Editorial: Callousness from the right

Protesters+demonstrate+in+the+intersection+of+Clinton+Street+and+Iowa+Avenue+while+disrupting+traffic+on+Friday%2C+Nov.+11%2C+2016.+Community+members+carried+signs+and+participated+in+chants+against+President-elect+Donald+Trump.+%28The+Daily+Iowan%2FJoseph+Cress%29

Protesters demonstrate in the intersection of Clinton Street and Iowa Avenue while disrupting traffic on Friday, Nov. 11, 2016. Community members carried signs and participated in chants against President-elect Donald Trump. (The Daily Iowan/Joseph Cress)

Rep. Bobby Kaufmann, R-Wilton, claims to be writing a bill by the name “Suck it up, buttercup,” which he plans to present to state Legislature in January.

The bill would address the amount of state funding for universities that allocate the use of tax dollars on grief counseling for students seeking mental help in wake of the election. This bill would cut funding in double the amount spent on such student services.

Exactly why Kaufmann feels compelled to write this legislation rests on universities in Iowa and other states establishing what he described as “cry zones.” In an interview with the Des Moines Register, Kaufmann stated that these are places where “kids come cry out their sensitivity to the election results.” He later said “I find this whole hysteria to be incredibly annoying.”

For Kaufmann, it seems his personal annoyance warrants the continued disenfranchisement, alienation, and marginalization of LGBTQ individuals, Muslims, and people of color, whom are disproportionately affected by the election results.

This bill is nothing more than a callous reaction, thinly veiled in fiscally frugal rhetoric. This bill feels more like gloating over the Republican victory, a vulgar dance in the end zone, rather than any kind of pragmatic approach to managing state university funding.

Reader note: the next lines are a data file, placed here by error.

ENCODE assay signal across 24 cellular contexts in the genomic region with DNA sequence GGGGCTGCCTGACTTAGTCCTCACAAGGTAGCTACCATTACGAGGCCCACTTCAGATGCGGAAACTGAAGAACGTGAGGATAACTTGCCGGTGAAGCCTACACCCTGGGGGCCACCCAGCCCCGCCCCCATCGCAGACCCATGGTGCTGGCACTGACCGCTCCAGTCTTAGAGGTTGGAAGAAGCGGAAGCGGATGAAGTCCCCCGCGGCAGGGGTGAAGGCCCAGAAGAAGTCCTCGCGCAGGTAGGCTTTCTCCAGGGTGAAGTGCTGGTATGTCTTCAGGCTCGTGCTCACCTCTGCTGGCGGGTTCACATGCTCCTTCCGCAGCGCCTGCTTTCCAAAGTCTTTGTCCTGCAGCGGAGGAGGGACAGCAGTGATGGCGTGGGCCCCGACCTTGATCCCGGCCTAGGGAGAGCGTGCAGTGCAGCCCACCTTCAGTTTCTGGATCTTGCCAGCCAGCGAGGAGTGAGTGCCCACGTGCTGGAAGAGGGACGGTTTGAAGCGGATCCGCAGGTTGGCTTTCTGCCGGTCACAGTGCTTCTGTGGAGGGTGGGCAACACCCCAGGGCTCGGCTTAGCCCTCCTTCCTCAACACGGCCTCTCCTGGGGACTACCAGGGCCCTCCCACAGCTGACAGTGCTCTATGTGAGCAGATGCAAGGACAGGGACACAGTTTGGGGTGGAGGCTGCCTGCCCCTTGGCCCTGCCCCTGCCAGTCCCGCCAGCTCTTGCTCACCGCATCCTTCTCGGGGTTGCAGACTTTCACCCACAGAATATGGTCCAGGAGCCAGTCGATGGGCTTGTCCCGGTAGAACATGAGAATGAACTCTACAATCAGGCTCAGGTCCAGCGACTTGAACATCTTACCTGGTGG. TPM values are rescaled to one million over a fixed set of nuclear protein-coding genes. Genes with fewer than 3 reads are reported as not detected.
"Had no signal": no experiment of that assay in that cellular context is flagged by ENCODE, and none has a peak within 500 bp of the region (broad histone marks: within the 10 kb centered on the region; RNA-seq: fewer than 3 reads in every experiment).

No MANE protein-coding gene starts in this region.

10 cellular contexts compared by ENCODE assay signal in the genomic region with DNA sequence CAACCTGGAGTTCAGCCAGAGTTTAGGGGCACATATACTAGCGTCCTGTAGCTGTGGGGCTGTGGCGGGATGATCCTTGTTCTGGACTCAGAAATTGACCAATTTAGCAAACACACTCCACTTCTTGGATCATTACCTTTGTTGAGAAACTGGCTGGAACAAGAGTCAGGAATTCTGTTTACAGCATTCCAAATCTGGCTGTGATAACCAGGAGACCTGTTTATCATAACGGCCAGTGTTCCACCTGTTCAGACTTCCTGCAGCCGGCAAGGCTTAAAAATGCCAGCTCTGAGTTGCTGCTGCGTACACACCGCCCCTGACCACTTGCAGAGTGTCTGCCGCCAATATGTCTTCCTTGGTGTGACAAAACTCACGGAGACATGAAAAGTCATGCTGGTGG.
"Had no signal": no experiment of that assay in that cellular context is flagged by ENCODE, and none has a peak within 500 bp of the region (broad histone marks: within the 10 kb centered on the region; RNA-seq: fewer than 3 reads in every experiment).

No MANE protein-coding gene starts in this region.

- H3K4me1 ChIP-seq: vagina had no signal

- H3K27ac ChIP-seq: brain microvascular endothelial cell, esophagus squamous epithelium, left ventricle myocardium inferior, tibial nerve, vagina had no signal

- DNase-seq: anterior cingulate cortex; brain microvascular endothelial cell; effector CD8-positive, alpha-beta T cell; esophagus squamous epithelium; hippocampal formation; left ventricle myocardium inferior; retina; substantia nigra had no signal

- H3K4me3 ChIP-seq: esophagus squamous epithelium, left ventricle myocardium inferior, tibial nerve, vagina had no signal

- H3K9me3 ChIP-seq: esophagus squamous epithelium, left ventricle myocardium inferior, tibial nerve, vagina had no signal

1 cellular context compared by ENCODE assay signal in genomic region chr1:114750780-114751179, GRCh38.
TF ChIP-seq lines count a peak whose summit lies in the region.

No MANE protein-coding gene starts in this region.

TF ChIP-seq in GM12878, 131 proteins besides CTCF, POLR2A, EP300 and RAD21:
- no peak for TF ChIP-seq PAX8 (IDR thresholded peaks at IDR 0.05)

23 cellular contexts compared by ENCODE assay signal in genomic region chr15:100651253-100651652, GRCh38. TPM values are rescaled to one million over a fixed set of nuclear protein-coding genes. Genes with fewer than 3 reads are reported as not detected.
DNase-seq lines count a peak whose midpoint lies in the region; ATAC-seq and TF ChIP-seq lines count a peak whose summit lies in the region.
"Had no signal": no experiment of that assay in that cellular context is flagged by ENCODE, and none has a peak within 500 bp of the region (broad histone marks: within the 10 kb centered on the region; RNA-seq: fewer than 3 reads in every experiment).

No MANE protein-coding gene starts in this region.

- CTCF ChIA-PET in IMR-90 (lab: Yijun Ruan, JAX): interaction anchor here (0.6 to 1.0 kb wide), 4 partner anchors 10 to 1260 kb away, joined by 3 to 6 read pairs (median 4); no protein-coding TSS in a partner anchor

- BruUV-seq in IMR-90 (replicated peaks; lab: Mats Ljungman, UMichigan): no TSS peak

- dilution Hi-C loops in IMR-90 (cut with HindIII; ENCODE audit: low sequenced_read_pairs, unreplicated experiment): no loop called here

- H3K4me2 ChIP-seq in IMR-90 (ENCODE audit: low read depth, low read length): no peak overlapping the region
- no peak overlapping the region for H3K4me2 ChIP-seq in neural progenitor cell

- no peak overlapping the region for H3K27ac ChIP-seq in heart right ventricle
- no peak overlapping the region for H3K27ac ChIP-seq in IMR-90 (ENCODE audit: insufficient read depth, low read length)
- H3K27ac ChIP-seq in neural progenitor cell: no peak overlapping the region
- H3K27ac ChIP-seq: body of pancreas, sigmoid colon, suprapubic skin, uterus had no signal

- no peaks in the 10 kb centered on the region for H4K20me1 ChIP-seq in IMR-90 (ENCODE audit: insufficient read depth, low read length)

One school that established these “cry zones” is the University of Northern Iowa, which held three sessions to discuss election results and the fear that surrounds them. But university spokesman Scott Ketelsen has noted that no money was spent in facilitating such dialogue, the New York Times has reported.

Iowa State was home to a plastering of racist propaganda just weeks before the election, which, the Des Moines Register reports, forced Iowa State officials to remove 20 racist posters from locations across the campus, some of which displayed symbols frighteningly familiar to Nazi imagery.

The fear and anxiety that surrounds this election is well-founded. The racist rhetoric used to enflame and mobilize the far right to vote has also emboldened them. And to deny counseling to those individuals who are frequently targeted by bigots is simply irresponsible.

Mental health has been a pre-existing issue on university campuses across the nation. In June 2013, the American Psychological Association reported that 41.6 percent of college students are afflicted with anxiety and 36.4 percent afflicted by depression, with 24.5 percent of counseling center clients taking psychotropic medications. Nineteen percent of these counseling directors reported that the psychiatric services on their campus were inadequate.

The Daily Iowan Editorial Board believes Kauffman’s prospective bill would only further threaten the mental health of college students in Iowa. Whether consciously or not, he is perpetuating the negative stigma that surrounds mental health. What’s worse, Kauffman’s bill would specifically target those minority communities that are most likely to be mentally affected by Trump’s victory.

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